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THURSDAY, JUNE 5, 2014   
Vol 7.23   

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Dangerous With Deep Meaning...
Some Thoughts On Shaving And Fatherhood

REGIONAL – For me, shaving and fatherhood walk hand in hand.

As a little boy, I would watch my father as he stood before the bathroom sink, carefully removing his whiskers before a mirror wiped free of steam. No cans of cream and disposable razors for my dad: he would load a fresh, sinister-looking blade into the bizarre contraption called a safety razor. He prepared his face with a brush that he lathered in a mug of shaving soap, turning his cheeks white with a thick layer that no canned cream could rival.

Those blades he kept far from my curious fingers, but sometimes I would find and play with the empty razor itself, turning the knob to open and close a device that looked like something out of science fiction. He would never look at me while he shaved, but he had a stool for me to stand upon, and somehow he was able to talk to me without cutting himself.

By the end of the day, when it was time to put me to bed, those whiskers would be back with a vengeance, and he made sure to gently scratch and tickle my face with them as he carried me off to my room, giggling with the mania that only an overtired preschooler can achieve. He smelled of aftershave and coworkers' cigarettes and the whiskey sour he enjoyed after his day at the office. I use no aftershave, have no smoking coworkers, and don't drink cocktails, but if I were to smell that unusual mix of scents today, the memory would slam me back to that bathroom sink of 40 years ago in an instant. I came to fatherhood myself late in life — not late in my life, mind you; late in my son's. He was already ten before I even met him, and 16 by the time he could rightly call me "stepfather," and never at my knee watching the ritual of shaving. In fact, he initially followed in the full-bearded footsteps of the man who gave him life, and with whom he still has a strong relationship, so discussing the mysteries of blade upon face was not a responsibility I ever expected to have.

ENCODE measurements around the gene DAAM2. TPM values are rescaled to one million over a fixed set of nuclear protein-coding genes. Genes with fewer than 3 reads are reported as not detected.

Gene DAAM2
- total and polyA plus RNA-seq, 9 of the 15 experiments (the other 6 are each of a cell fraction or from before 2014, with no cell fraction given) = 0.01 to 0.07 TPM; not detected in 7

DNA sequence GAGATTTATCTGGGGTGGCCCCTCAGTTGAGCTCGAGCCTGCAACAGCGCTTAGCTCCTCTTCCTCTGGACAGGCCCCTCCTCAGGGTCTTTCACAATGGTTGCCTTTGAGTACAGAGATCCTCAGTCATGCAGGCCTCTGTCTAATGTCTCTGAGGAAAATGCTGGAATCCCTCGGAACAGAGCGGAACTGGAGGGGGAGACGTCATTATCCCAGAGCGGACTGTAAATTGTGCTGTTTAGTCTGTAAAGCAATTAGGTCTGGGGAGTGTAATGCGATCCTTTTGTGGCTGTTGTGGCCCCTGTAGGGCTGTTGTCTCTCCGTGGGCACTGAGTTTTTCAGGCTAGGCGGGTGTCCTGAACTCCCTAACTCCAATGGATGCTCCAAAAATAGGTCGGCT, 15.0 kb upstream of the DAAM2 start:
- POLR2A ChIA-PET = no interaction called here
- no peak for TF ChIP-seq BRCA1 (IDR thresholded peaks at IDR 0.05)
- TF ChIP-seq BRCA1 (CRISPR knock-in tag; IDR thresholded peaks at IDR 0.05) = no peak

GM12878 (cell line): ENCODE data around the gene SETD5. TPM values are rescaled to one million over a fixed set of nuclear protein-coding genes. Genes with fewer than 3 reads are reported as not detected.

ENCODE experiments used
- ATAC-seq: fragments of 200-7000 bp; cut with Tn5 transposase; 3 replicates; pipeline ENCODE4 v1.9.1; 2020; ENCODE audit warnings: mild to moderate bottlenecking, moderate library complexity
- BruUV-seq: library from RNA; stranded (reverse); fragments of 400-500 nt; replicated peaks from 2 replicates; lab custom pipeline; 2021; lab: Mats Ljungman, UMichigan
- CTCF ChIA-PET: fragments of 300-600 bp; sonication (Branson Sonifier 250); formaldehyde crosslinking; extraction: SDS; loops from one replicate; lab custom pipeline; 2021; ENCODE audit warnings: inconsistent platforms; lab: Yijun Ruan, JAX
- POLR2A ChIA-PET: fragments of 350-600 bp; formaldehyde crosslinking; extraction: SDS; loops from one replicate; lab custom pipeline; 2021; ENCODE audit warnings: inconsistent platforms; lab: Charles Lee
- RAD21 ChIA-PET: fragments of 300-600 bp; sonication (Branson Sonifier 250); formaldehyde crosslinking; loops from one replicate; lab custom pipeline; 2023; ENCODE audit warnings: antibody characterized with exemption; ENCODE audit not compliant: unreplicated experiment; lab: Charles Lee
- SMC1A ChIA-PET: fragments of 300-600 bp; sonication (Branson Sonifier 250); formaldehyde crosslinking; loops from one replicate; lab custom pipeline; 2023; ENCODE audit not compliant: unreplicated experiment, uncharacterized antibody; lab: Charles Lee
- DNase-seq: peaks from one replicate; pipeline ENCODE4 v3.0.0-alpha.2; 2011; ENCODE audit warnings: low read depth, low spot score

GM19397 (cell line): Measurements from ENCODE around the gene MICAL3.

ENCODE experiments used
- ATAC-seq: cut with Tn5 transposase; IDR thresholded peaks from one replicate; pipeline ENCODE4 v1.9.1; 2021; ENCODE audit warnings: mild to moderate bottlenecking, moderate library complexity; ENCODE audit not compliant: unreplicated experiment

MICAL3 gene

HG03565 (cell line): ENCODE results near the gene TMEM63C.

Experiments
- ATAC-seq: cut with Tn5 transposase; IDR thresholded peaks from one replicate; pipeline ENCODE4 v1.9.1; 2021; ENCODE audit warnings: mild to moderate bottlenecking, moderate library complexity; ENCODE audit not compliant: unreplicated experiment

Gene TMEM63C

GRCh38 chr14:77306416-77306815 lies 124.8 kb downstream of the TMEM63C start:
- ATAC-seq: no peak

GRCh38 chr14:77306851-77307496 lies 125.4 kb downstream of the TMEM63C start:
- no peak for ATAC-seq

Life, however, sometimes has different ideas.

Just a few short weeks ago he visited home, a strapping, handsome lad in his early twenties, and with him he brought a shavette. This is a device shaped like a folding straight razor, but which uses a disposable blade like my dad's safety razor did, but is even more retro than that old-fashioned technology. I started using one myself a few months back, because I'm interested in learning the venerable art of the wet shave with straight razor, but I'm not going to invest the several hundred dollars in buying a quality blade and strop until I'm sure I can use it properly. I had told my boy about it, and as his current job requires him to have at least a passing acquaintance with a razor, he got one for himself.

It brought back memories of me learning about shaving from my father, but it was very different from those times. I learned while standing on a stool that allowed my head to reach my father's waist, but my stepson is a full head taller than me when he slouches. I was wide-eyed with amazement about how the shaving soap was seemingly erased by the blade, but my adult son is more interested in how to get a blade around the jaw line without a fatal injury. I was filled with wonder at all the mysteries of manhood, while he is seeking wisdom and mastery in the tools only an adult should use.

Shaving is a lot like fatherhood, especially when you're using a blade. It's dangerous, but when done well nothing compares. You will get hurt from time to time, but if you take your time, you'll probably end up doing a better job than you expected and surprise yourself.

And the opportunity to share your experience and wisdom can come up at any moment, even long after the little boy has grown into a man. The rewards of fatherhood, like its responsibilities, never truly end, and for that I'm grateful.



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